You could mount a case that Anne Audain was New Zealand's best performed athlete of the 1980s. By 1990, she had won Commonwealth Games gold and silver medals, set a world record, was New Zealand's fastest woman over three distances, won 10 national titles in five different events and ruled the lucrative American road circuit for the best part of a decade.
Therefore it is a surprise to learn that Audain, born in Auckland in 1955, suffered from deformed feet as a child. She finally had the necessary operations at 13, when her bones were mature enough to withstand surgery. Then she was placed in plaster for six months.
After that she was finally able to play sport seriously. She had to choose a sport that did not involve much sideways movement, so athletics beckoned.
Under coach Gordon Pirie, who had won a 5000m Olympic medal for Britain, the young Anne Garrett, as she was, improved quickly. She was only 15 when she won a national road title and qualified for – thought she was not chosen – the 1972 Olympics.
She kept improving, running sixth in the 1500m at the 1974 Christchurch Commonwealth Games (in 4min 21.05s) and helping the New Zealand women to second place at the world cross-country championships in Rabat, Morocco, in 1975.
She represented New Zealand in the 800m and 1500m at the 1976 Montreal Olympics. Though she was only seventh in her 1500m heat, her time of 4min 10.7s was a New Zealand record.
Audain continued to build up an impressive portfolio of national titles – on the road and the track. But then her career stalled and it was the appearance of coach John Davies that reignited it.
Davies gave her training purpose and Audain, who had been overweight and lacking motivation when she met him, suddenly became a great runner.
In 1981 she moved to the United States and attacked the American road circuit. She was a sensation, winning 10 of her 13 races, including the big Cascade Run-off in Portland. Audain was also one of three New Zealand women – along with Lorraine Moller and Allison Roe – who publicly accepted prizemoney and were therefore declared professional.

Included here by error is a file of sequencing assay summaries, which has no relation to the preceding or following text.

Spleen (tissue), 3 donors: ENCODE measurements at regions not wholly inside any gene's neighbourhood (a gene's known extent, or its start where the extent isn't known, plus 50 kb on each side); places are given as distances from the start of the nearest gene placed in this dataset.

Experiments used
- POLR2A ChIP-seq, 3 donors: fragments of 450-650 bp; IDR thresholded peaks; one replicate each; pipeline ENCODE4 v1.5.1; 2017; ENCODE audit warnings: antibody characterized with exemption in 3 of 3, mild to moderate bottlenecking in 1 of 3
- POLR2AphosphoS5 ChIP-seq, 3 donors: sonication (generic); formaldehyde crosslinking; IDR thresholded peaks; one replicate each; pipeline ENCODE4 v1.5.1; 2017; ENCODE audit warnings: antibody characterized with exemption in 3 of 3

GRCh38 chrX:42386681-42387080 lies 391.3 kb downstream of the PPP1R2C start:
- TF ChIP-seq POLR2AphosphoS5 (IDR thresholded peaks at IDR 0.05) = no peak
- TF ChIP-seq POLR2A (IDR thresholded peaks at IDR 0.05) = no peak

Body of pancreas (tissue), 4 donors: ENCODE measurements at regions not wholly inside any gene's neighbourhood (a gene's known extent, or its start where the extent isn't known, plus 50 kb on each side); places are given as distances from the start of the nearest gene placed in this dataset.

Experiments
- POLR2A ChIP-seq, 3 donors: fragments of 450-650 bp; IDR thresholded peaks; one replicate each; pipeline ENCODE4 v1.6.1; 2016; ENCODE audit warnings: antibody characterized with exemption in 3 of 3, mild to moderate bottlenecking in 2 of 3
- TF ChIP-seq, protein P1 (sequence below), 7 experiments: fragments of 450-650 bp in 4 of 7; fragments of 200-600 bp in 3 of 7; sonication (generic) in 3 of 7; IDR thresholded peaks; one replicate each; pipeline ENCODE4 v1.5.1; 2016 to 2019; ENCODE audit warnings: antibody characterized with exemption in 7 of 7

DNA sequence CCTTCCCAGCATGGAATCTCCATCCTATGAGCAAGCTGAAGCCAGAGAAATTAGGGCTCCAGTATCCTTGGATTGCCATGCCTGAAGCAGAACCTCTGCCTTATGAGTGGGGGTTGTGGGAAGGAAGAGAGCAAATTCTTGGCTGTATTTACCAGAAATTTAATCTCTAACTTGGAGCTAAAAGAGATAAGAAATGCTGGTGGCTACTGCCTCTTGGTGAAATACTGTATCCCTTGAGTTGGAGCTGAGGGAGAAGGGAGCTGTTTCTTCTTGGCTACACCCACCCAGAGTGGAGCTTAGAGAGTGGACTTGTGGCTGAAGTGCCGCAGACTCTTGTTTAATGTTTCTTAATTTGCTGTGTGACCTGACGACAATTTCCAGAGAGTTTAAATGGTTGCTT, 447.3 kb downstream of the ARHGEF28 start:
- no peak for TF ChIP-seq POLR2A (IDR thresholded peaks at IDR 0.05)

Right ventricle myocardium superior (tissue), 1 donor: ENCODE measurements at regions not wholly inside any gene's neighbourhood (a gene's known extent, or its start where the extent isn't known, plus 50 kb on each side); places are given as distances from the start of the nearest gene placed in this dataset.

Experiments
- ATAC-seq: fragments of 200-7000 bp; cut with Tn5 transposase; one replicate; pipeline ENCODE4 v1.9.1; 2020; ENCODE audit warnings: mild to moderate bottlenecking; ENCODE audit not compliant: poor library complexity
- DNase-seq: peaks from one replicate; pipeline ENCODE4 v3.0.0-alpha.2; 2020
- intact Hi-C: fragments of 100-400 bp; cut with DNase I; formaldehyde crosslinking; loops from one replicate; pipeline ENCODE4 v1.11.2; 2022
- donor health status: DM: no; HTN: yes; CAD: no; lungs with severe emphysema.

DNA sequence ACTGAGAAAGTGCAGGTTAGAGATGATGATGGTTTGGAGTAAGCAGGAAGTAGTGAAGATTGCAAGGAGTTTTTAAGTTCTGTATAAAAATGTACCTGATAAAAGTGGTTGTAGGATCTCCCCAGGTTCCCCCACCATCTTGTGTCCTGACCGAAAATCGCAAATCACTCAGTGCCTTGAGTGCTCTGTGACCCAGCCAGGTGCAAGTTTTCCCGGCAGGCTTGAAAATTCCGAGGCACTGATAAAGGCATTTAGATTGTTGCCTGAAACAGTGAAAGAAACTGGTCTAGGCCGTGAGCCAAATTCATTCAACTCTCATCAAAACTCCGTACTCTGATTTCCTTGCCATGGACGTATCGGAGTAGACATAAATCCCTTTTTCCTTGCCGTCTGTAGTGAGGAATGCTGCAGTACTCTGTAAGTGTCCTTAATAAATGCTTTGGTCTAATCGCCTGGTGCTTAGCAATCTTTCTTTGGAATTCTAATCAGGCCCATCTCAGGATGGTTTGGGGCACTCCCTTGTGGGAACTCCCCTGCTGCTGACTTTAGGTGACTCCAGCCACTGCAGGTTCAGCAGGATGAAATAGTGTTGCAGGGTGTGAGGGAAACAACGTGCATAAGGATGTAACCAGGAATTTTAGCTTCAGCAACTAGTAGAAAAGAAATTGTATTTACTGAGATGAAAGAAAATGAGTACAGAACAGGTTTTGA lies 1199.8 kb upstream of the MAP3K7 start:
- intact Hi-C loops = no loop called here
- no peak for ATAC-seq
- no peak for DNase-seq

For a time their athletics futures were in doubt, but soon, given a nudge by the action of the New Zealanders, the sport went “open” and everyone was able to accept money above the table.
In 1982 and 1983 Audain won a total of 29 races on the American roads from 31 starts. Among those who trailed in her wake was the Norwegian star Grete Waitz.
She continued to shine on the track, too, setting a world record of 15min 13.22s for the 5000m in Auckland in 1982 and, even more memorably, holding off Englishwoman Wendy Sly to win the 3000m gold medal at the 1982 Brisbane Commonwealth Games. Her time was an Australian, New Zealand and Games record of 8min 45.5s. Kimberley Smith finally beat that New Zealand record in 2007.
With no track race longer than 3000m then on the Olympic schedule, she set her sights on the marathon for the 1984 Olympics, qualifying with a superb 2h 32min 7s in Los Angeles. However, in the same city she came unstuck during the Olympics, when the heat got to her and, suffering from dehydration, she was forced to withdraw and was taken to hospital.
Though her unscheduled absence mystified and worried New Zealand officials, she was soon located and suffered no lasting effects.
She continued to rule the American road circuit and had other successes, too, including helping New Zealand claim the Hiroshima international relay title in 1986 and that same year claiming silver in the Edinburgh Commonwealth Games 10,000m behind home-town favourite Liz Lynch.
At the 1988 Olympics, Audain scraped into the 10,000m final, where she finished 11th in 32min 10.47s.
She continued to run well and earn good money in the United States, and had her final Games outing at the 1990 Auckland Commonwealth Games. Below her best, she finished 11th in the 10,000m in 33min 40.13s. During her long career, she competed in three Olympics and four Commonwealth Games.
In 1993, Audain founded the Idaho Women's Fitness Celebration 5000m race, which became the largest women's 5000m race in the United States.
Her biography, Uncommon Heart, was published in 2000 and a documentary film, Anne Audain: Running Her Way, premiered in 2009.
She was awarded an MBE in 1995. In 2008 Audain was inducted into the Running USA Hall of Champions, and in 2009 she was inducted into the New Zealand Sports Hall of Fame.

Tweet Share

Anne's Games History